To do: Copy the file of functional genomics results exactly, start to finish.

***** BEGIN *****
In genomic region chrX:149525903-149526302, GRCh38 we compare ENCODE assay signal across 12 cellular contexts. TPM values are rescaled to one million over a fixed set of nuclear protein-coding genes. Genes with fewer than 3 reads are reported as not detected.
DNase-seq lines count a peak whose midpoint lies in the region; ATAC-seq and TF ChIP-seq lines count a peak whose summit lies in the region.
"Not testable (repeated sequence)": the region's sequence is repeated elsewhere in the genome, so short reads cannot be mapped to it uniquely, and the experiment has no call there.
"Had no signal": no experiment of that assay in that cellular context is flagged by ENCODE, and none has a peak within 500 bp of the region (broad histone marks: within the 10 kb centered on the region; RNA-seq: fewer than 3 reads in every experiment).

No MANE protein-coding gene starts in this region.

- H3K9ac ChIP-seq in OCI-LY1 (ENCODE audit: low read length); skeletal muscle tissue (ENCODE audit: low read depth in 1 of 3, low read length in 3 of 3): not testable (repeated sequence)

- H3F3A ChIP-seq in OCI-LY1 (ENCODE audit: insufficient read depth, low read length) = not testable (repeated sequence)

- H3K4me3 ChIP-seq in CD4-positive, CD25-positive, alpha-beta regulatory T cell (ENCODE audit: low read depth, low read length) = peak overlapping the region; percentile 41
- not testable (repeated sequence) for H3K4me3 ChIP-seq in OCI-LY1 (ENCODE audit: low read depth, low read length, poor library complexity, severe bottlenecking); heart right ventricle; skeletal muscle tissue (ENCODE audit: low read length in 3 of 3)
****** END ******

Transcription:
In genomic region chrX:149525903-149526302, GRCh38 we compare ENCODE assay signal across 12 cellular contexts. TPM values are rescaled to one million over a fixed set of nuclear protein-coding genes. Genes with fewer than 3 reads are reported as not detected.
DNase-seq lines count a peak whose midpoint lies in the region; ATAC-seq and TF ChIP-seq lines count a peak whose summit lies in the region.
"Not testable (repeated sequence)": the region's sequence is repeated elsewhere in the genome, so short reads cannot be mapped to it uniquely, and the experiment has no call there.
"Had no signal": no experiment of that assay in that cellular context is flagged by ENCODE, and none has a peak within 500 bp of the region (broad histone marks: within the 10 kb centered on the region; RNA-seq: fewer than 3 reads in every experiment).

No MANE protein-coding gene starts in this region.

- H3K9ac ChIP-seq in OCI-LY1 (ENCODE audit: low read length); skeletal muscle tissue (ENCODE audit: low read depth in 1 of 3, low read length in 3 of 3): not testable (repeated sequence)

- H3F3A ChIP-seq in OCI-LY1 (ENCODE audit: insufficient read depth, low read length) = not testable (repeated sequence)

- H3K4me3 ChIP-seq in CD4-positive, CD25-positive, alpha-beta regulatory T cell (ENCODE audit: low read depth, low read length) = peak overlapping the region; percentile 41
- not testable (repeated sequence) for H3K4me3 ChIP-seq in OCI-LY1 (ENCODE audit: low read depth, low read length, poor library complexity, severe bottlenecking); heart right ventricle; skeletal muscle tissue (ENCODE audit: low read length in 3 of 3)